North central and northwest Iowa, where soil moisture had been rated as much as 80% inadequate (short to very short supplies) earlier this year, following a very dry fall in 2011, are now rated 43% and 32% adequate for subsoil moisture. Subsoil moisture is still 67% short to very short in northwest Iowa and 56% short to very short in north central Iowa—the two driest areas of the state.

Subsoil moisture reserves—the amount of plant available moisture in the top 5 ft. of soil--are important to help carry crops through the upcoming summer.

Normal rainfall this past week, just shy of an inch, was exceeded in northern half of Iowa, while the southern half of the state came up short of normal

Nationwide the corn planting situation was reversed from Iowa's this past week, as 28% of the U.S. corn crop is now planted compared to a 5-year average of 15% by this date.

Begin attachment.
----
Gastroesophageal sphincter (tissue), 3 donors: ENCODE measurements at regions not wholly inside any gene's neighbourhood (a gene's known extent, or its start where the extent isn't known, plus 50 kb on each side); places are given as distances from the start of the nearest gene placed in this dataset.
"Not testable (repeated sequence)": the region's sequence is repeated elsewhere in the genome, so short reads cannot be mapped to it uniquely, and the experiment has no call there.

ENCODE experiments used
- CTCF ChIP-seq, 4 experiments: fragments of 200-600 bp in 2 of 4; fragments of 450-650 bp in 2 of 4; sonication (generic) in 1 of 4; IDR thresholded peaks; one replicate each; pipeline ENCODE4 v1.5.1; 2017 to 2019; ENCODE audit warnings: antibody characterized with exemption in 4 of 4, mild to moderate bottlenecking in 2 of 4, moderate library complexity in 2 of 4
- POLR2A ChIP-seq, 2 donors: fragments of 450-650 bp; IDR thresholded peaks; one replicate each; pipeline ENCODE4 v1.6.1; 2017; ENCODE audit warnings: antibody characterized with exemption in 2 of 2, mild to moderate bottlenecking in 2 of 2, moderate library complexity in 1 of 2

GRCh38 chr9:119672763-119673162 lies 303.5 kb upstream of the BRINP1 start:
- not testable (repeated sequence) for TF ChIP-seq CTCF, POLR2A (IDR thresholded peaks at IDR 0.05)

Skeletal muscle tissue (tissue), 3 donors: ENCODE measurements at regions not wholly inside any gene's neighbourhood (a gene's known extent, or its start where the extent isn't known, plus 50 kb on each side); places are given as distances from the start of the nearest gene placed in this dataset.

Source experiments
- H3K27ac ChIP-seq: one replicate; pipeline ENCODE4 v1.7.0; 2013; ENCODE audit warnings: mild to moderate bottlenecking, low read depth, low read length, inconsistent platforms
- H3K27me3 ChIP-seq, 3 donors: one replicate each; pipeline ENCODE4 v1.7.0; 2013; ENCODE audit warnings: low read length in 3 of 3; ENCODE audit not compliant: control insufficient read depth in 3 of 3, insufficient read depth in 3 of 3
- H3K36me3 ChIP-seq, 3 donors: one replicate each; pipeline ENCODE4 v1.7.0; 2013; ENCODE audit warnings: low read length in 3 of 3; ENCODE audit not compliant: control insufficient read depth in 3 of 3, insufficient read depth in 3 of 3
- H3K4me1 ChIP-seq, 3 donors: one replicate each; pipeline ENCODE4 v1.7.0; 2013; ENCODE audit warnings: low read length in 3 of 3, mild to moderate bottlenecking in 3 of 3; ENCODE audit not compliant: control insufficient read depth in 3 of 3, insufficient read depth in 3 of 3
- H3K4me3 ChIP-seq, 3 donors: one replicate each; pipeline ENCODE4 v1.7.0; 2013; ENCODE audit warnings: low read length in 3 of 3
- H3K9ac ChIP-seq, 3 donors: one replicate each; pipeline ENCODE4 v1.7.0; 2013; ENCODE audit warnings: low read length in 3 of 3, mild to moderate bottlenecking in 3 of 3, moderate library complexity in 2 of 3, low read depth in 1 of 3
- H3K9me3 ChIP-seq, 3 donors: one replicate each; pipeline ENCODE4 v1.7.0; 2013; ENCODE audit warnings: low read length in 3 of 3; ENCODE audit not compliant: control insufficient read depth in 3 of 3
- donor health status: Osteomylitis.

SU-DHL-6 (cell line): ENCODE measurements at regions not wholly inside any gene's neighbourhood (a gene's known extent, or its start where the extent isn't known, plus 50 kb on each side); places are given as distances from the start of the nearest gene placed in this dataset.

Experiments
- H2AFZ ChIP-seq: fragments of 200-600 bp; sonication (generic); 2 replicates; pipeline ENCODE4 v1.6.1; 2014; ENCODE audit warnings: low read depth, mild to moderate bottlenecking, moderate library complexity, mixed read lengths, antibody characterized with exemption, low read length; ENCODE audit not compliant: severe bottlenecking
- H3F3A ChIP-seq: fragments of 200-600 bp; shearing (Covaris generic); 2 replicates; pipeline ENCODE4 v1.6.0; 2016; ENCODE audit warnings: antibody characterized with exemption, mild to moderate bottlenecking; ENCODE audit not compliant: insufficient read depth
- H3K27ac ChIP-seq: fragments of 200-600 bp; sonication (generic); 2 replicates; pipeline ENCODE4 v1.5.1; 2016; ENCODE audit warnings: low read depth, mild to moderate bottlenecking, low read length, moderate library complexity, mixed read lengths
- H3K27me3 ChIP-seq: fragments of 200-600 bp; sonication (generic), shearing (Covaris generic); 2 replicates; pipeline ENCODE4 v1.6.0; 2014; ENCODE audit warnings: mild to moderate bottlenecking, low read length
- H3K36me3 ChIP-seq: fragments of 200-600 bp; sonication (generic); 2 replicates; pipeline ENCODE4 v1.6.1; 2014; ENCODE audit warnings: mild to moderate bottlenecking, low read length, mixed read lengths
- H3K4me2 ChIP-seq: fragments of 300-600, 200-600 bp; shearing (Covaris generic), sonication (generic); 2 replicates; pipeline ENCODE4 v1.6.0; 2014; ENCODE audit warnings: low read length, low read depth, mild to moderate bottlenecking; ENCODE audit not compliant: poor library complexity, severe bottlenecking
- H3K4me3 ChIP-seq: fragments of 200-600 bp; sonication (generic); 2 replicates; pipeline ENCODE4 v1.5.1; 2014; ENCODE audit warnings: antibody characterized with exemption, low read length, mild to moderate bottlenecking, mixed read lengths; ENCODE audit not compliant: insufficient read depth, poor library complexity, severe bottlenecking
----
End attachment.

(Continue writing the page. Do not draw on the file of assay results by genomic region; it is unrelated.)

The complete weekly Iowa Crops & Weather report is available on the Iowa Department of Agriculture & Land Stewardship website at www.IowaAgriculture.gov or on USDA's site at www.nass.usda.gov/ia.  A summary of the report follows here:

Crop Report: Weather conditions were unfavorable for most of the State this week as Iowa experienced several cool, rainy days. Many farmers are anxious for fields to dry out enough so fieldwork and planting activities can resume.